But, and these days there's always a but, so far the online holiday shopping season has raked in $12.03 billion. down 2% from 2007, based on the first 31 days of shopping from November 1st to December 1st. Excluding those 4 days, spending is down 4% from 2007.
comScore chairman Gian Fulgoni said:
"Mark Twain might have said: 'Rumors of the death of online holiday shopping have been greatly exaggerated. Consumers are clearly responding positively to retailers' aggressive online discounts. With Cyber Monday promotions beginning in earnest over the Thanksgiving weekend, consumers have finally begun to open their wallets, setting off a streak of four consecutive days of extremely strong growth, and culminating in a Cyber Monday that racked up an impressive $846 million in online spending, up 15 percent over last year and ranking it as the second heaviest online spending day on record. This is an extremely encouraging development for retailers and we can but hope that their aggressive discounting has still left room for profits."That's the thing: profits. People may be shopping, but only because prices have been slashed and retailers may be making little if anything on these sales. Another problem for retailers: 5 less shopping days before Christmas this year.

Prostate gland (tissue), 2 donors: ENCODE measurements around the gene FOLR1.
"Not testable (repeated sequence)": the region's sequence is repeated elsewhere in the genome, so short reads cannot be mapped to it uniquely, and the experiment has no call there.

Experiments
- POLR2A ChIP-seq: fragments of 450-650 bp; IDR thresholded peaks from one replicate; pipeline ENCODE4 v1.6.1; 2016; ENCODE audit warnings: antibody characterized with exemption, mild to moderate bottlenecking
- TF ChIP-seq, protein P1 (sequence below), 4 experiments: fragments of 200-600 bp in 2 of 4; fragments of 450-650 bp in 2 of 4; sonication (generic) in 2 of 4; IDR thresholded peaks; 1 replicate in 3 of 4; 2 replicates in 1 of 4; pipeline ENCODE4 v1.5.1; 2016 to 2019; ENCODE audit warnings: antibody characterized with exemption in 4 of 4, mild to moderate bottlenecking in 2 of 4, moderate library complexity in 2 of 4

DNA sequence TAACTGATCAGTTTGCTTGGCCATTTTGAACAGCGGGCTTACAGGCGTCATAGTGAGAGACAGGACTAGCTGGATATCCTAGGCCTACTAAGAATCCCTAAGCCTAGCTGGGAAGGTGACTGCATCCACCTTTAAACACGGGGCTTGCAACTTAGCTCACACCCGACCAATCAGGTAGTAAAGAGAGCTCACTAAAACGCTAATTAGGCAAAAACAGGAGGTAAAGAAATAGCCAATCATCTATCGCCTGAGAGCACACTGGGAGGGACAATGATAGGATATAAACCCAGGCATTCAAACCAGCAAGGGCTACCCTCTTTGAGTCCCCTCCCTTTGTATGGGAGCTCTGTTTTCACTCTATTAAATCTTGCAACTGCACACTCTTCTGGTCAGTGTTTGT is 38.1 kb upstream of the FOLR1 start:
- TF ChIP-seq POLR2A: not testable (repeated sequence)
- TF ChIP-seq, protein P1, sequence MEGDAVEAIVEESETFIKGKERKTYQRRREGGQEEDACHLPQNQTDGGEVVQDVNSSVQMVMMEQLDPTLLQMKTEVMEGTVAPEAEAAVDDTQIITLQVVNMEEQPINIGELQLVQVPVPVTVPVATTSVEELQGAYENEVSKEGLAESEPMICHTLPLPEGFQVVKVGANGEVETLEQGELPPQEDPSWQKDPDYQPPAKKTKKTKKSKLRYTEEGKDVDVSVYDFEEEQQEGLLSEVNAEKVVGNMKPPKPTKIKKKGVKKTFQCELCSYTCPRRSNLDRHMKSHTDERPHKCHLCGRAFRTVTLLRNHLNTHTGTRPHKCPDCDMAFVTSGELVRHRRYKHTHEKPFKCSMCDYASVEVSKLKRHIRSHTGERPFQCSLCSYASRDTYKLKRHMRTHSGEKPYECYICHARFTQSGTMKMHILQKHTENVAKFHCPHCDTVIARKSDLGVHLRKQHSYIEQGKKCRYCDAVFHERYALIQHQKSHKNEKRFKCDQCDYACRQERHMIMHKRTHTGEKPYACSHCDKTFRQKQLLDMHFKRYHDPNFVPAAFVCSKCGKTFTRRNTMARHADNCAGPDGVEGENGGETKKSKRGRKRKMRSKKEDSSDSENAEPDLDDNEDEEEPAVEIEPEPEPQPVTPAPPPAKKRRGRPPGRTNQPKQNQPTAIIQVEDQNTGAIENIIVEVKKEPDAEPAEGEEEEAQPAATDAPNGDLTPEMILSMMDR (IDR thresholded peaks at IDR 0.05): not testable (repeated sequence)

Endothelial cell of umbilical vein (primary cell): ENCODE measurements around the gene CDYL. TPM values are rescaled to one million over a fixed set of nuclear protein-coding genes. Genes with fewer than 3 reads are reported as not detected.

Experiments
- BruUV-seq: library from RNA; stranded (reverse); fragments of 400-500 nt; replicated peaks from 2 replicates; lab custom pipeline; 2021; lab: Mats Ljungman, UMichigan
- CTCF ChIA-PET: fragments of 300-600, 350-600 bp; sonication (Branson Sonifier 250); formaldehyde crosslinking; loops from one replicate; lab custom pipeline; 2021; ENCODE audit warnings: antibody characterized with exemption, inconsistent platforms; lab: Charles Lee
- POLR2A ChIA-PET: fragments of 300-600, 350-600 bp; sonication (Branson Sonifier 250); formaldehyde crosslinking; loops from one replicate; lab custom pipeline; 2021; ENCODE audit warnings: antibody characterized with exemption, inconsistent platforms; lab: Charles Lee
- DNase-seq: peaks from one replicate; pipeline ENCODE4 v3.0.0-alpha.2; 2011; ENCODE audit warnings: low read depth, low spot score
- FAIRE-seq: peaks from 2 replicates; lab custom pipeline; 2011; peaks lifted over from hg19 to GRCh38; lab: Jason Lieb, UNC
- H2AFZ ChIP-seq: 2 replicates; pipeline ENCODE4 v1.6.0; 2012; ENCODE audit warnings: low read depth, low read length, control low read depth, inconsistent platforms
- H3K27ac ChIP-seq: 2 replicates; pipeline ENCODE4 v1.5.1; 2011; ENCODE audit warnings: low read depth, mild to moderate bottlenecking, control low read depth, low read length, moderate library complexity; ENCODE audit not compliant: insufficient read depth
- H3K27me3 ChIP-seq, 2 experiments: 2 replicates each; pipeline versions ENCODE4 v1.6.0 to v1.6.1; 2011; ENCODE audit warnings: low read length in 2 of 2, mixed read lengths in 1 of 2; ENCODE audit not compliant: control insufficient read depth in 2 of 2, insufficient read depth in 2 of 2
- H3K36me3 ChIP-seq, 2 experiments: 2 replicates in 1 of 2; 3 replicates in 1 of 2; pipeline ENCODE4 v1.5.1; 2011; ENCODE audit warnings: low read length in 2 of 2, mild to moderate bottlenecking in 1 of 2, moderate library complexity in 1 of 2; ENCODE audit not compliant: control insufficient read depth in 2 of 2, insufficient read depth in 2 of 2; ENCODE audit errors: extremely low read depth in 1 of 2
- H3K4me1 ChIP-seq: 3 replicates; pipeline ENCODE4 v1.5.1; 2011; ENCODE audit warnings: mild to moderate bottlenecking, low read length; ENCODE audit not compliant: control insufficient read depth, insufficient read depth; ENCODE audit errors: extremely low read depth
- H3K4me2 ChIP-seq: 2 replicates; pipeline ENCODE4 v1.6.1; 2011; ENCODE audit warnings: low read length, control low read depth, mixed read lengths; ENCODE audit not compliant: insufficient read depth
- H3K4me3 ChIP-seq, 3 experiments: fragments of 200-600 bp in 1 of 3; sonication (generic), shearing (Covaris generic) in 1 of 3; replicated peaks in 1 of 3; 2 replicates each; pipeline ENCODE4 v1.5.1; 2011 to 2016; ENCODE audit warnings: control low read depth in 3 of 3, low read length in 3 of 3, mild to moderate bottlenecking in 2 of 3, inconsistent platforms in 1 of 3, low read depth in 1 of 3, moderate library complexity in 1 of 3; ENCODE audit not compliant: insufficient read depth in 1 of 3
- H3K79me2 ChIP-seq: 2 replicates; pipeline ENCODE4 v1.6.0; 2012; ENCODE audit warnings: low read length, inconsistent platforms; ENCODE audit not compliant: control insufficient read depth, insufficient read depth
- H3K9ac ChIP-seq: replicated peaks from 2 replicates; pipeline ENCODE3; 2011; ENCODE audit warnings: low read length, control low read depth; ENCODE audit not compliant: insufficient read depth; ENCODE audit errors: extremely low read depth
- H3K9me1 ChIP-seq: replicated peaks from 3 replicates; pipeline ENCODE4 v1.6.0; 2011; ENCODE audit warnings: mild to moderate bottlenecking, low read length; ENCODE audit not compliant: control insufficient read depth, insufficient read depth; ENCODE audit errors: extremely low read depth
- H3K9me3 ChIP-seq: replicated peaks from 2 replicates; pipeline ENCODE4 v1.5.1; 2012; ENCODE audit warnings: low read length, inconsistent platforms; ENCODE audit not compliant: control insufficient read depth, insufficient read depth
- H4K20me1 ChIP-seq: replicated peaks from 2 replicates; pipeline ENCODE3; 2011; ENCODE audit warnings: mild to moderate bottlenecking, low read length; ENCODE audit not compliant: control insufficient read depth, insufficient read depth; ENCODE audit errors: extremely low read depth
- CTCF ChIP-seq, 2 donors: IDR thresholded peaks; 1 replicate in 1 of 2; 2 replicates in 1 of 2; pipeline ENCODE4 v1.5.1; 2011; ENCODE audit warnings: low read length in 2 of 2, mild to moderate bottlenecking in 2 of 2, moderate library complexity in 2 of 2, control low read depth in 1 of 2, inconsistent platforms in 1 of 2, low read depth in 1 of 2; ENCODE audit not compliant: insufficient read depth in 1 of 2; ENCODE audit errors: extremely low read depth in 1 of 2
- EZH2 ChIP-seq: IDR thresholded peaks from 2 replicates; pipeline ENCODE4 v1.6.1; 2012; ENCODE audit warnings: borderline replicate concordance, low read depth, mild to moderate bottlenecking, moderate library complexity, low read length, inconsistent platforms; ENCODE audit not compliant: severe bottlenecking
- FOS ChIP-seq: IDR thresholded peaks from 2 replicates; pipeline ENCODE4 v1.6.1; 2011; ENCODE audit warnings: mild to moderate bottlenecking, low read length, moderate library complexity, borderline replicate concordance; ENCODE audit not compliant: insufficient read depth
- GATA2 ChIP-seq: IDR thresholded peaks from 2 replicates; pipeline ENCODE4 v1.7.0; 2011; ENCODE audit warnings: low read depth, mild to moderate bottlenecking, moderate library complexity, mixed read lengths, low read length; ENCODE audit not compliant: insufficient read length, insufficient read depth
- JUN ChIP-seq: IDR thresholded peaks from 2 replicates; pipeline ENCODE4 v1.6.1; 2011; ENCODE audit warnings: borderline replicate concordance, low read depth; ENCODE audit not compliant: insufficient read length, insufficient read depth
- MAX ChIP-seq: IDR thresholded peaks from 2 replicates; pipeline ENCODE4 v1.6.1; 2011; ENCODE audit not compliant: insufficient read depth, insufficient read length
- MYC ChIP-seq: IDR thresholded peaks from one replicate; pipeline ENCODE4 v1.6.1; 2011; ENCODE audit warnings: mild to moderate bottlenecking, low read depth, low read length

Let's not forget: Monday was the day that the government finally admitted what everyone else seemed to know: we are officially in a recession.
Other data from the report, 51% said they found promotions and discounts to be higher this year (from last year). Only 12% said there appeared to be fewer deals. Meanwhile, 39% said they felt that there was less foot traffic in retail stores this year, while 7% thought it was heavier.
comScore is forecasting a flat online holiday sales season from last year.